North Dakota is a treasure-trove of unique terrain, unaltered natural beauty, and historical significance. Although most of it can be explored on one’s own, taking advantage of the state’s guided tours will give you the opportunity to learn from the experts and see things that might have otherwise been missed. If you want to know more about North Dakota, consider taking one of the following guided tours.
In 1876, Lt. Col. George Armstrong Custer and the Seventh cavalry attacked the Sioux Indians living at Little Big Horn, a battle that ultimately proved fatal for Custer and his men. The area from which the brigade departed is now commemorated at the 1,006-acre Fort Abraham Lincoln State Park. Important buildings of the military post have been reconstructed, including the Custer House and the earth lodges of the 16th century Mandan Indians.
Lewis & Clark are invaluable parts of North Dakotan history and the Interpretive Center is a great way to study their expedition, particularly the time spent at Fort Mandan during the winter of 1804-1805. Learn about their trip, view authentic artifacts, and hear a few lesser known facts that will make you the envy of your friends during your next trivia night.
The Cold War was an active time in North Dakota. The Minuteman Missile Site includes the last fragments of the 321st Missile Wing, a series of intercontinental ballistic missile launch sites that were created to provide surface to air protection for the Grand Forks Air Force Base. The site consists of two distinct facilities, the Oscar-Zero Missile Alert Facility and the November-33 Launch Facility. Visitors will receive a guided tour of the realistic topside facilities and an unparalleled glimpse into life during one of the tensest political times in the country’s history.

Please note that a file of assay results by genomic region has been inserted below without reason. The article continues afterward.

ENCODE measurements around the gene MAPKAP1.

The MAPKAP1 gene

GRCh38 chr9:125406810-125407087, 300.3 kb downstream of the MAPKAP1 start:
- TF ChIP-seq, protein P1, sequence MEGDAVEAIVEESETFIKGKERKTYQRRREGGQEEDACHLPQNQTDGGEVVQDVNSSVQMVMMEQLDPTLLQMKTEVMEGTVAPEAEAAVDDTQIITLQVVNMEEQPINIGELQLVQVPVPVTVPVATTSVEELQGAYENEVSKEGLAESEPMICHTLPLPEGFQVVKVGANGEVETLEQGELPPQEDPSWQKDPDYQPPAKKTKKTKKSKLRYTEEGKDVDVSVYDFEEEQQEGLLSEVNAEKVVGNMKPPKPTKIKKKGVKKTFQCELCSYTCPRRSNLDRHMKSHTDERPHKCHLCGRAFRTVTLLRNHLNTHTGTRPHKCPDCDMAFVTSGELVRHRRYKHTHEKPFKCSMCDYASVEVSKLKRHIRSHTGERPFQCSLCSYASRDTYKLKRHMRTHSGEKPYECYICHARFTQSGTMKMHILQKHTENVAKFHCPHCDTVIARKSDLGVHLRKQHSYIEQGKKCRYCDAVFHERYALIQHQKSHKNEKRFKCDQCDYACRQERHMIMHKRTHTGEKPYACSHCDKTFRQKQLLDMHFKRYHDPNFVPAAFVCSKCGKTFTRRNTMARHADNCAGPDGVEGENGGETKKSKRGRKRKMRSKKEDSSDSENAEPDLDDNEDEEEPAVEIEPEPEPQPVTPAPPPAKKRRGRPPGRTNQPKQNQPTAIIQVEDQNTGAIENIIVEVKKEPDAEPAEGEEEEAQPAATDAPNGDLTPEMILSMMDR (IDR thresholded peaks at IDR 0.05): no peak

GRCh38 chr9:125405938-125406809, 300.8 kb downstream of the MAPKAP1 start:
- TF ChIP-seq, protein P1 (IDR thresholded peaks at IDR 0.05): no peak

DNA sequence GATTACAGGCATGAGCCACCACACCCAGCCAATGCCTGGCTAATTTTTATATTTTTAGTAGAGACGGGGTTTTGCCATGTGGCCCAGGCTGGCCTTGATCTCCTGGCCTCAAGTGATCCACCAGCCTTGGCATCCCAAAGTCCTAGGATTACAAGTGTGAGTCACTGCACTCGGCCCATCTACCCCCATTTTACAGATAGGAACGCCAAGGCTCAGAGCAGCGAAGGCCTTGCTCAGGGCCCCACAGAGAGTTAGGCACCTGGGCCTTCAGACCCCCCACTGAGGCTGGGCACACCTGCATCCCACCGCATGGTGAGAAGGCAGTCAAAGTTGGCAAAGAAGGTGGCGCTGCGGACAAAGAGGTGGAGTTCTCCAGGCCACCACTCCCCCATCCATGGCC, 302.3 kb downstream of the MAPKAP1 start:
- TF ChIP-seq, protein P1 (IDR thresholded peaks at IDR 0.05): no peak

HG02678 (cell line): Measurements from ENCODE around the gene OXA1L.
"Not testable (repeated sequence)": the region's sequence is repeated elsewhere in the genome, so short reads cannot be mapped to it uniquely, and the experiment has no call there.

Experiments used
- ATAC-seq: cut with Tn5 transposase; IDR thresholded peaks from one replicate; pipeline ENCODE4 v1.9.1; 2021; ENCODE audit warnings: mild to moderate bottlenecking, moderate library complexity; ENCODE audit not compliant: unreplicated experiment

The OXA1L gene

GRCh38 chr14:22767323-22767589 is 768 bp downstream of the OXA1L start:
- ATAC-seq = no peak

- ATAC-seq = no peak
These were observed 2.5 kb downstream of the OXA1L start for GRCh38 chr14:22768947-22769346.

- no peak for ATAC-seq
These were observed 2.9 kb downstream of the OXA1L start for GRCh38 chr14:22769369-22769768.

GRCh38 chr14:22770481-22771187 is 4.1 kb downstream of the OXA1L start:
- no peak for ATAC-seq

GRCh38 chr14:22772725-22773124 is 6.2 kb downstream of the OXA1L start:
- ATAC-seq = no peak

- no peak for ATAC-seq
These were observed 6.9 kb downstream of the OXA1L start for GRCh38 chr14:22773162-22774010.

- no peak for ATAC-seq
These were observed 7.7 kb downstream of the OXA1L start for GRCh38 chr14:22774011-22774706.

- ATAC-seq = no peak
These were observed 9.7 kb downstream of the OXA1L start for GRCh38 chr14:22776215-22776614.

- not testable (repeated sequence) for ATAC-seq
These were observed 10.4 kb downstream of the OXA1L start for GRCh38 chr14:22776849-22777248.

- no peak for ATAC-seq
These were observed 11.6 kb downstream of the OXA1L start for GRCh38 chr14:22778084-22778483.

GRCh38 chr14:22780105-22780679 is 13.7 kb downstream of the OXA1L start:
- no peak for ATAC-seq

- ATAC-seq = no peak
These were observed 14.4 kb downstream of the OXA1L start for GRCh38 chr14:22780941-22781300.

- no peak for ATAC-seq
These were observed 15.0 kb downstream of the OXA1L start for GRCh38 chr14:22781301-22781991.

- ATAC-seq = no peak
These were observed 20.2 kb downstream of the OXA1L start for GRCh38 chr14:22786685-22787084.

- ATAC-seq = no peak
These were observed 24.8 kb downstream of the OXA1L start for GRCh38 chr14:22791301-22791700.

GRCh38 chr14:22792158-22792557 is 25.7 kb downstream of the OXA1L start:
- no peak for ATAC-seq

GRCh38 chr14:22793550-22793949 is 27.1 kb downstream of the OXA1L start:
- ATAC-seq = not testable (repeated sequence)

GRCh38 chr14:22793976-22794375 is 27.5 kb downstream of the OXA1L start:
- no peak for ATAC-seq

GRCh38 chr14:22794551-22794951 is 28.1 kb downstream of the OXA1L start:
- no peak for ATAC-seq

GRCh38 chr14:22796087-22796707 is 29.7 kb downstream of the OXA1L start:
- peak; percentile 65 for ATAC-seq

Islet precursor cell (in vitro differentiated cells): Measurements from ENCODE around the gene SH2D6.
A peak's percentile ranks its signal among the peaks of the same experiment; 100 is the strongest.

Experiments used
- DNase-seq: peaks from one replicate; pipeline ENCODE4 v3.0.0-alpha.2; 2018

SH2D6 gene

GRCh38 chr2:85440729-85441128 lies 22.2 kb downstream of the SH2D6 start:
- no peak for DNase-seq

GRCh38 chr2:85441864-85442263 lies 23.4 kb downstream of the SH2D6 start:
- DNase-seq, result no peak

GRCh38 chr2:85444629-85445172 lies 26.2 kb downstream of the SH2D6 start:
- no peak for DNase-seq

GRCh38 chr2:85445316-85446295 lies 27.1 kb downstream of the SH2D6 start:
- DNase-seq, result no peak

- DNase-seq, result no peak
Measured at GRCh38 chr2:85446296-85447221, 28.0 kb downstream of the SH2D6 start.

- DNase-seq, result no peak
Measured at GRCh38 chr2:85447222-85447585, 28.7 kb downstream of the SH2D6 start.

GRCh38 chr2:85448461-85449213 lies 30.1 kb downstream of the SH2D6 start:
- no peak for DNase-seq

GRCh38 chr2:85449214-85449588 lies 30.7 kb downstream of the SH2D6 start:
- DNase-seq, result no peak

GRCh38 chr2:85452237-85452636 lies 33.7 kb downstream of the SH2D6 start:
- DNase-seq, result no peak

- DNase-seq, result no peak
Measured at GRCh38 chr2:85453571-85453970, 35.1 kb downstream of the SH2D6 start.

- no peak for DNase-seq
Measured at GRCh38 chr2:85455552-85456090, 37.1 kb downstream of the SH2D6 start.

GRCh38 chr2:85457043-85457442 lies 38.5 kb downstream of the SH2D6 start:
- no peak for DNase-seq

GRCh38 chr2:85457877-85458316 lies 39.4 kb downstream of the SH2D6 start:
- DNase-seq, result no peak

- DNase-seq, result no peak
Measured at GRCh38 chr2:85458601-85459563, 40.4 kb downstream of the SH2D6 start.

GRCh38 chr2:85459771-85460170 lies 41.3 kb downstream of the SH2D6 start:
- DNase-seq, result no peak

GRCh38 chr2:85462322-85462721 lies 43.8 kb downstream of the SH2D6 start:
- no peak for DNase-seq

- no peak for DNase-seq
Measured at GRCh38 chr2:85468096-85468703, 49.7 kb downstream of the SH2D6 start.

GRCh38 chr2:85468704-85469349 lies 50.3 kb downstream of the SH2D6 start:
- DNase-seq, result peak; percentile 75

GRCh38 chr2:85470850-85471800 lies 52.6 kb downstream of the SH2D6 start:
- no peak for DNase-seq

There is only one opportunity to view wild horses in their natural habitat and that is at the 1,000-acre native prairie working horse ranch. Wild horses are some of the most beautiful creatures in the world and Nakota Horse Preserve will give you a chance to witness the majestic animals as they were meant to be viewed. In addition to touring the ranch, you can also hike, fish, and even camp on site.
The Bagg Bonanza Farm provides visitors with an authentic look at life on a bonanza farm in the early 20th century. Once encompassing over 7,000 acres, the farm operated between 1915 and 1935. Now a 15-acre museum, the complex’s centerpiece is a fully restored 21-bedroom house that gives guests a one-of-a-kind trip back in history. The Bagg Bonanza Farm was declared a National Historic Landmark in 2005.
The Fort Totten Historic Site is an important vestige in the state’s Native American history. The location was built in 1867 and served as a military post until it became a boarding school in 1890. The primary buildings at the site have been preserved, giving visitors a realistic historical experience. Interestingly, the site was also used as a Tuberculosis Preventorium from 1935-1939. Fort Totten became an Historic Site in 1960.
Interested in experiencing an authentic representation of life in the 1800s? A visit to Bonanzaville is in order. Step inside an authentic blacksmith shop, cozy up to the bar at the Brass Rail Saloon, try to imagine a typical day at the Dobrinz School, or stroll through the Law Enforcement Museum. Few activities will make you more grateful for the contemporary luxuries that are so easy to take for granted. Bonanzaville is open year-round and portions can also be rented for special occasions.
A trip aboard the Lewis & Clark Riverboat will provide you with an incomparable and authentic North Dakota experience. Part of the Fort Abraham Lincoln Foundation, the riverboat will take you on a beautiful 1-2-hour cruise down the serene waters of the Missouri River. In addition to its public trips, the riverboat can also be rented for private parties.